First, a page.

Optimal Defaults with Normative Ambiguity
39 Pages Posted: 5 Jan 2017 Last revised: 5 Aug 2017
Date Written: August 1, 2017
A large and growing literature shows that decision-makers are more likely to select options presented to them as the default. We study the optimal choice of defaults. Our model assumes that decision-makers behave as if there is some cost to selecting any option that is not the default. These “as-if” opt-out costs may or may not be normative -- i.e., they may or may not enter into the planner’s social welfare function. The model parameterizes the degree to which as if costs are normative, and in doing so nests a large number of models of default effects from the literature. With this model, we characterize the optimal default. Our results suggest that in many situations, determining the optimal policy will not be possible without judgments concerning the normative relevance of behavioral frictions. When as-if costs are not normative, optimal policies tend to encourage active choices. When as-if costs are normative, the optimal policy tends to minimize opt-outs. We apply this framework to study default contributions to pension plans, and find that the optimal policy differs dramatically based on the share of opt-out costs that are normative.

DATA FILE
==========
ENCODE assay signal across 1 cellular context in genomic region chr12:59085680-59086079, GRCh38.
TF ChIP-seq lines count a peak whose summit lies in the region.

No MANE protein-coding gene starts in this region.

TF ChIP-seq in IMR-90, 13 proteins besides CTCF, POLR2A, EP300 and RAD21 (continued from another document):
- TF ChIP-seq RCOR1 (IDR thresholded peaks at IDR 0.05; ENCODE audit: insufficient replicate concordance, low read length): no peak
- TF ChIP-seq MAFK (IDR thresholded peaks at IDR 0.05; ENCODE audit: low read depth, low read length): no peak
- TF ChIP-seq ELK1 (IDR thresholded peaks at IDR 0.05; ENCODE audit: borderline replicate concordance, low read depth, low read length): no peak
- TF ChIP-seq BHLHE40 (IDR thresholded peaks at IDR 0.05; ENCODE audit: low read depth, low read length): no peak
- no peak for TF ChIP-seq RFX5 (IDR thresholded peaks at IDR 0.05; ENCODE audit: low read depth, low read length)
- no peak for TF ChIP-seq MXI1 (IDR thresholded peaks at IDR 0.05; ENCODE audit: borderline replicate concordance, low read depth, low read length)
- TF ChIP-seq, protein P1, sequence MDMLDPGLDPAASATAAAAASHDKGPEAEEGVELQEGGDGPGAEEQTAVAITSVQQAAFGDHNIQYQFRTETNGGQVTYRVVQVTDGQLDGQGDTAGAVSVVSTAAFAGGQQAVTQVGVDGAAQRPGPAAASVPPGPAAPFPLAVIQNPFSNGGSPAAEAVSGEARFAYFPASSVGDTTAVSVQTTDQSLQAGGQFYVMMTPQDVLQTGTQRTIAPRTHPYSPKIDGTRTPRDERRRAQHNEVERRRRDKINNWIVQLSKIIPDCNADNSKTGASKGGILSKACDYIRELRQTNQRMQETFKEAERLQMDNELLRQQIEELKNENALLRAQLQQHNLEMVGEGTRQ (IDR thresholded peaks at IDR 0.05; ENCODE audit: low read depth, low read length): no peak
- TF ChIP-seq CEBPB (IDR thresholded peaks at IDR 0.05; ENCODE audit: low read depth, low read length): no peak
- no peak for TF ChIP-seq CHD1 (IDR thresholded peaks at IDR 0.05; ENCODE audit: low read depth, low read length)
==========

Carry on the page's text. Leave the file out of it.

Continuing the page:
Keywords: defaults, optimal policy, revealed preference, behavioral welfare economics
JEL Classification: D60, H00, I30
Suggested Citation: Suggested Citation